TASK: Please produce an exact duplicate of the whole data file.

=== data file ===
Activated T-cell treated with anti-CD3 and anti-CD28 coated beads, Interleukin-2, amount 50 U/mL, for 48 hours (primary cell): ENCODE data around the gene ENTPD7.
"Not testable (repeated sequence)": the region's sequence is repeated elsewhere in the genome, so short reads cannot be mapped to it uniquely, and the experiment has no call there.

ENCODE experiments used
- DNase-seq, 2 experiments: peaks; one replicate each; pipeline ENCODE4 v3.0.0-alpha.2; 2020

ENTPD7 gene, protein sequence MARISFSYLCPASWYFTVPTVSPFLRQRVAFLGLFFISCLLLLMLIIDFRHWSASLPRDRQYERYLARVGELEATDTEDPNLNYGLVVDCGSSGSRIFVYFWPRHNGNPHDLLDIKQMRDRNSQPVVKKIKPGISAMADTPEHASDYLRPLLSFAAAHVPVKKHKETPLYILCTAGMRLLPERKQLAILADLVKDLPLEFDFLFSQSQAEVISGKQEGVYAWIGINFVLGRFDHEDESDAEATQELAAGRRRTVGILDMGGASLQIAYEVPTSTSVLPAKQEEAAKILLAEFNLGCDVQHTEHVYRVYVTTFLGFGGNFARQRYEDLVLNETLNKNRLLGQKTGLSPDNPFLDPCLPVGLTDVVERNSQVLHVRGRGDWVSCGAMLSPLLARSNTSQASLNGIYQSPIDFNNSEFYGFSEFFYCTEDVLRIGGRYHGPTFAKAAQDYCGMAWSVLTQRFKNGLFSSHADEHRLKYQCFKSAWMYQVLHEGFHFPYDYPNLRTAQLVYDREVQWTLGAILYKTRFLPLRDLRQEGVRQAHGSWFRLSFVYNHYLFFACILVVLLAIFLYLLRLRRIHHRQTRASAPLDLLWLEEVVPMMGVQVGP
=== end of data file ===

Activated T-cell treated with anti-CD3 and anti-CD28 coated beads, Interleukin-2, amount 50 U/mL, for 48 hours (primary cell): ENCODE data around the gene ENTPD7.
"Not testable (repeated sequence)": the region's sequence is repeated elsewhere in the genome, so short reads cannot be mapped to it uniquely, and the experiment has no call there.

ENCODE experiments used
- DNase-seq, 2 experiments: peaks; one replicate each; pipeline ENCODE4 v3.0.0-alpha.2; 2020

ENTPD7 gene, protein sequence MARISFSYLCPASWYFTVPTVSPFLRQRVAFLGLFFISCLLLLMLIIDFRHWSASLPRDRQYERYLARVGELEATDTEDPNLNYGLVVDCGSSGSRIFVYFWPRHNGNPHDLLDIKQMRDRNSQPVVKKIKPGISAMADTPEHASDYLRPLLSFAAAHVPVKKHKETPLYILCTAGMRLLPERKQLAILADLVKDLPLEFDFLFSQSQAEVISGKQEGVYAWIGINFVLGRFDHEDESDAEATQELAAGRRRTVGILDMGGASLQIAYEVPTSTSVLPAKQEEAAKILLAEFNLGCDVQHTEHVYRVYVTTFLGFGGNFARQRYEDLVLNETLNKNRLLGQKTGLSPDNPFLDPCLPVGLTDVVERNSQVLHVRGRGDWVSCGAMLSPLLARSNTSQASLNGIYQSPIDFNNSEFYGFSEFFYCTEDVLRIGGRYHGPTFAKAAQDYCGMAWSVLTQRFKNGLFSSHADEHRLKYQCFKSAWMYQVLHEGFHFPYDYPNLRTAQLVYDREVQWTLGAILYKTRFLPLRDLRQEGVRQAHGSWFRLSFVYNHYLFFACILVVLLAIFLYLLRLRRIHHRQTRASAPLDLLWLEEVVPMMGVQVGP